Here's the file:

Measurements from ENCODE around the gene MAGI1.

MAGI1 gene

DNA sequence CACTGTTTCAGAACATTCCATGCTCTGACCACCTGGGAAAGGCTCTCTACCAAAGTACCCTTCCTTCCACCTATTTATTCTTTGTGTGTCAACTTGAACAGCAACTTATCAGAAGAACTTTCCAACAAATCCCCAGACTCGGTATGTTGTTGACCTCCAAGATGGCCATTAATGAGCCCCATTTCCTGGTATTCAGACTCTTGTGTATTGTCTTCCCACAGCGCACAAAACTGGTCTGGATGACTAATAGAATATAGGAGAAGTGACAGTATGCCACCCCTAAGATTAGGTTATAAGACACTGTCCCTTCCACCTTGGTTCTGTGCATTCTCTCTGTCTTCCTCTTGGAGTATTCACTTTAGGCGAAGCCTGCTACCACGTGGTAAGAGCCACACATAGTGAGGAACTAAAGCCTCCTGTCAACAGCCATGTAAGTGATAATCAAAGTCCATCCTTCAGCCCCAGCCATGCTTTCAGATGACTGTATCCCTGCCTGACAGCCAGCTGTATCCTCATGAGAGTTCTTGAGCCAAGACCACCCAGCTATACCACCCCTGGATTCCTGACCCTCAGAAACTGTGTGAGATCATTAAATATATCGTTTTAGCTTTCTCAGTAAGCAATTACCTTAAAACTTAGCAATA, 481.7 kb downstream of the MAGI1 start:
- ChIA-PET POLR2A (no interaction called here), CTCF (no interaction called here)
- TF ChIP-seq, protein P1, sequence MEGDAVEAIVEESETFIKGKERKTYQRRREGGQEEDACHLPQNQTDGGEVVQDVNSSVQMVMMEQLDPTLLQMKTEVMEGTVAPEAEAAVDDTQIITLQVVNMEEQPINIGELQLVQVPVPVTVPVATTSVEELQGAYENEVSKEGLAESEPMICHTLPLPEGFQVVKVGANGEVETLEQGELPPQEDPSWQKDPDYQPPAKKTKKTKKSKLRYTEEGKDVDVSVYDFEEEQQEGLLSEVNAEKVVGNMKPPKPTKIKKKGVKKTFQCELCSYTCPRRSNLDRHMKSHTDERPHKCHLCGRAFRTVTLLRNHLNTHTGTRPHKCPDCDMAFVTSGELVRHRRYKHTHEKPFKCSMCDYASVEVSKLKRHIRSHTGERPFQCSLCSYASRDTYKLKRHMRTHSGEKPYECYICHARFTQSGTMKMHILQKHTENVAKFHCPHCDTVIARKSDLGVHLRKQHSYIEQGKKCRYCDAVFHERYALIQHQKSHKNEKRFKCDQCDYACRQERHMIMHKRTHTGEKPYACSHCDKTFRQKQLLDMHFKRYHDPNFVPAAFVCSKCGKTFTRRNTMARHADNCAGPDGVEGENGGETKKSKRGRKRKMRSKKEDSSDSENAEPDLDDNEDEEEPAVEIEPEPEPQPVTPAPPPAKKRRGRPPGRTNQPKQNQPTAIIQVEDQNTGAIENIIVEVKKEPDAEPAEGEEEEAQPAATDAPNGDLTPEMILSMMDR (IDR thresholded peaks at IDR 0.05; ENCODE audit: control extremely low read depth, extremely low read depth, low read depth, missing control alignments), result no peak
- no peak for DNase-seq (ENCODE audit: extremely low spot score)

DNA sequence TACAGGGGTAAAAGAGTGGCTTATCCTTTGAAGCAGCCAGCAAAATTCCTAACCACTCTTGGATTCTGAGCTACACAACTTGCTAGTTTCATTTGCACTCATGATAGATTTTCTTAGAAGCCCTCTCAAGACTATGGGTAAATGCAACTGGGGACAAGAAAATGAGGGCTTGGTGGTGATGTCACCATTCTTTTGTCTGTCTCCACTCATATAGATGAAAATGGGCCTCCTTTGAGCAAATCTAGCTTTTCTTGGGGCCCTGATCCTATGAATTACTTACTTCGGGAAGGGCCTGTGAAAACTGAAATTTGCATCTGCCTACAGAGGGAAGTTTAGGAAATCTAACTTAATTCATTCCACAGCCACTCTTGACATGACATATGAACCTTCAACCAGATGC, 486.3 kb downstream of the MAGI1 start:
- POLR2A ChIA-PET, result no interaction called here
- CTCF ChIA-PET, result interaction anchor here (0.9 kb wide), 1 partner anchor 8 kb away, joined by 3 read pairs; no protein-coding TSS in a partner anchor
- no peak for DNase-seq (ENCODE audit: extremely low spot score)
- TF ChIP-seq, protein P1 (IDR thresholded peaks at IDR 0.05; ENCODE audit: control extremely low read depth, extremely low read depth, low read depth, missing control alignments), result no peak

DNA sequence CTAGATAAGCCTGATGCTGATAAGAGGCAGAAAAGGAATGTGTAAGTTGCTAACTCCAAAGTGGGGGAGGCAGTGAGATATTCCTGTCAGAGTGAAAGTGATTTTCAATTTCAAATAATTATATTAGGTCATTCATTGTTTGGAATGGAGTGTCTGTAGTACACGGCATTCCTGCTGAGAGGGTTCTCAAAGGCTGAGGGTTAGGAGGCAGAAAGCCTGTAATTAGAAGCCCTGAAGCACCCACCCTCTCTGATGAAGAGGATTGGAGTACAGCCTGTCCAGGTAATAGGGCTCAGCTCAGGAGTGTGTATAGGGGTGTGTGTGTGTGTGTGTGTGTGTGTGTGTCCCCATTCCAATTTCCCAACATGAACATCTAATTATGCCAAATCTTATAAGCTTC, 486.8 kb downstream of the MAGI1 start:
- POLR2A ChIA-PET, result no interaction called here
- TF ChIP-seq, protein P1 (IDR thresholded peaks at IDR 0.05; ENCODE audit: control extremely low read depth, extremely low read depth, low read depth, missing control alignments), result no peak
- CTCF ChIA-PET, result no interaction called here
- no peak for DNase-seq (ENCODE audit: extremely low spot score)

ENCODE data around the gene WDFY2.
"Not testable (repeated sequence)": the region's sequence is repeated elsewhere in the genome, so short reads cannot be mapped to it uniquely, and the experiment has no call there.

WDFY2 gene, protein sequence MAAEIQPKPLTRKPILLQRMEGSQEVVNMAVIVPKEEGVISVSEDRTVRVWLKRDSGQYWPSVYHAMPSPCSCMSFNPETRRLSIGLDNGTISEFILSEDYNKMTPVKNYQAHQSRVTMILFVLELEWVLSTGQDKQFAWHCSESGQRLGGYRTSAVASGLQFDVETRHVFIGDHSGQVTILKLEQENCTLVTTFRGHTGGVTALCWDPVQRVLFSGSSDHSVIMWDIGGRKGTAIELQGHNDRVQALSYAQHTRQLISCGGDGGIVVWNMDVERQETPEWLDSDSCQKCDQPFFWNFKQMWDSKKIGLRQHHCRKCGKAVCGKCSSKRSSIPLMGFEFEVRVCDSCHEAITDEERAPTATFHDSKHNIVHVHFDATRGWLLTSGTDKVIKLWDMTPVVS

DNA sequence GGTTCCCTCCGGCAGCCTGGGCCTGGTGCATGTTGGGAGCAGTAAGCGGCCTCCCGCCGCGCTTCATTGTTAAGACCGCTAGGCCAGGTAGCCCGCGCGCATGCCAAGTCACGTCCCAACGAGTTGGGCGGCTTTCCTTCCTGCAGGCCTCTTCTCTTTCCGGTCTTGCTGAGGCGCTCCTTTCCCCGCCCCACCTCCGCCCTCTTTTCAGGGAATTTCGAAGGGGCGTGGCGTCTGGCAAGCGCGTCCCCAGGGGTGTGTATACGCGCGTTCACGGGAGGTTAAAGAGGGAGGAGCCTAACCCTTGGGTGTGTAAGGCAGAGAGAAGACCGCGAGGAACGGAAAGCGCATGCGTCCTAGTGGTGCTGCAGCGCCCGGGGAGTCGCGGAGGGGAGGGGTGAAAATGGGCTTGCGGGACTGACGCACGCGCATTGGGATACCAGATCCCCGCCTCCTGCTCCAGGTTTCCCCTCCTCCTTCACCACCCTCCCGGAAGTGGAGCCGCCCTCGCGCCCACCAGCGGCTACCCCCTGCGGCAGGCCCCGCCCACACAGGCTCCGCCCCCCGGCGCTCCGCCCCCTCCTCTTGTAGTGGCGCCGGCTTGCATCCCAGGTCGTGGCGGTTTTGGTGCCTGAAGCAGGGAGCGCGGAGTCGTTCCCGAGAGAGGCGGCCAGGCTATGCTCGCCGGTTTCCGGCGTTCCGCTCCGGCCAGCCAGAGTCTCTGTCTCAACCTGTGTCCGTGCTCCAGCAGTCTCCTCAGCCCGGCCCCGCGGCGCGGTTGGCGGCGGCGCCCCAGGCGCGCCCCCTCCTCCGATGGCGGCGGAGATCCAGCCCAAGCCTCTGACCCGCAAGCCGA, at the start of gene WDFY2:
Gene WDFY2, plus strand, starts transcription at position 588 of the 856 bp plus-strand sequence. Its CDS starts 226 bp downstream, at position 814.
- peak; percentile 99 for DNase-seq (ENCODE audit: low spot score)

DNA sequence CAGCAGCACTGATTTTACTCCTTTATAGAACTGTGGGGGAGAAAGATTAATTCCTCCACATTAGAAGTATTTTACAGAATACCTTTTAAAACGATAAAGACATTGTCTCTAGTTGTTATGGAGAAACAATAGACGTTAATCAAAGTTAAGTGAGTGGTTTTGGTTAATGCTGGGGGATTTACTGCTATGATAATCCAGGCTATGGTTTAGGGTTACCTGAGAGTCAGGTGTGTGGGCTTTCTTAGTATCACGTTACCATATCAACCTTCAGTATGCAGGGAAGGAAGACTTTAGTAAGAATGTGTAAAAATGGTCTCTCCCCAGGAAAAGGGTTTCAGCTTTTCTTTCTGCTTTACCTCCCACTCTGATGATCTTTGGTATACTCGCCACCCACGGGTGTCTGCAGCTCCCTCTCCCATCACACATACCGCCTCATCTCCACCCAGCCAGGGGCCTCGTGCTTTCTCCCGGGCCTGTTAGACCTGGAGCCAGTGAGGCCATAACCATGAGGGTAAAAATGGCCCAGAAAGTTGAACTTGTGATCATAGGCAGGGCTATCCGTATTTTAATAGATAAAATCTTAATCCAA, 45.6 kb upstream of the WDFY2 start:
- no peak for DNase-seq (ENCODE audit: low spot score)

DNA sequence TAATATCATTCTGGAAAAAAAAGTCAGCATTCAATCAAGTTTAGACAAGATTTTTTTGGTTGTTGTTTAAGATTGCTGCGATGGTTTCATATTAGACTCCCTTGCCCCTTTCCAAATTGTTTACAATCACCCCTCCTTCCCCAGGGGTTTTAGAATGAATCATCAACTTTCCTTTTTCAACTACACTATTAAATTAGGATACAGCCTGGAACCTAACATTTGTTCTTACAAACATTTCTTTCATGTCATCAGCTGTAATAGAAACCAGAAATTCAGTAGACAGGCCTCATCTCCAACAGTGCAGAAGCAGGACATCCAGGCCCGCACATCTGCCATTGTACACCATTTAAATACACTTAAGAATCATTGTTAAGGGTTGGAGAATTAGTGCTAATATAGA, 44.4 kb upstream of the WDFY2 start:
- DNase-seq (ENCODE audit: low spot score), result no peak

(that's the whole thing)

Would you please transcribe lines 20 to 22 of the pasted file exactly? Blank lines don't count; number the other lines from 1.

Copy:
DNA sequence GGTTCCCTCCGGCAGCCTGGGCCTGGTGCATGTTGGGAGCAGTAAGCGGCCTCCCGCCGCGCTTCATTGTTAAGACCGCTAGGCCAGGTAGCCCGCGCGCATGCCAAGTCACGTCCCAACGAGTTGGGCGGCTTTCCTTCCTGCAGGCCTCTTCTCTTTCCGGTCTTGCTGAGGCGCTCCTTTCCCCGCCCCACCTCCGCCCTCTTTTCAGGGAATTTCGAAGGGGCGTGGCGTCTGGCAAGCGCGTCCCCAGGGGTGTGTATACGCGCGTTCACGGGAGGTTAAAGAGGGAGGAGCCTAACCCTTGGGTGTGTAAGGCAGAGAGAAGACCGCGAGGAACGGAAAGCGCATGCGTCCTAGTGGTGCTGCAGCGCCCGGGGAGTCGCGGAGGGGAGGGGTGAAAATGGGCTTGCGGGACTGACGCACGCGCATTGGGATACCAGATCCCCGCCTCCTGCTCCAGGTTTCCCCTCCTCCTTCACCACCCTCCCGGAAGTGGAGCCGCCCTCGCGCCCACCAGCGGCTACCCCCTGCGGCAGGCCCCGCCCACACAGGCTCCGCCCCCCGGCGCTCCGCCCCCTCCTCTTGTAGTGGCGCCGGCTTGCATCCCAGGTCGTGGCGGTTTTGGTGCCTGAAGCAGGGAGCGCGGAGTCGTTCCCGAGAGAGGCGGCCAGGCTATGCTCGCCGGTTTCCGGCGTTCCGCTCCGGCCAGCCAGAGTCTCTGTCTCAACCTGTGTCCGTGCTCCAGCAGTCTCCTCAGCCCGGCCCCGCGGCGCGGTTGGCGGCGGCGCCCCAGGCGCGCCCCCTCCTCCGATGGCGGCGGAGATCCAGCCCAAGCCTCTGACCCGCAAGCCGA, at the start of gene WDFY2:
Gene WDFY2, plus strand, starts transcription at position 588 of the 856 bp plus-strand sequence. Its CDS starts 226 bp downstream, at position 814.
- peak; percentile 99 for DNase-seq (ENCODE audit: low spot score)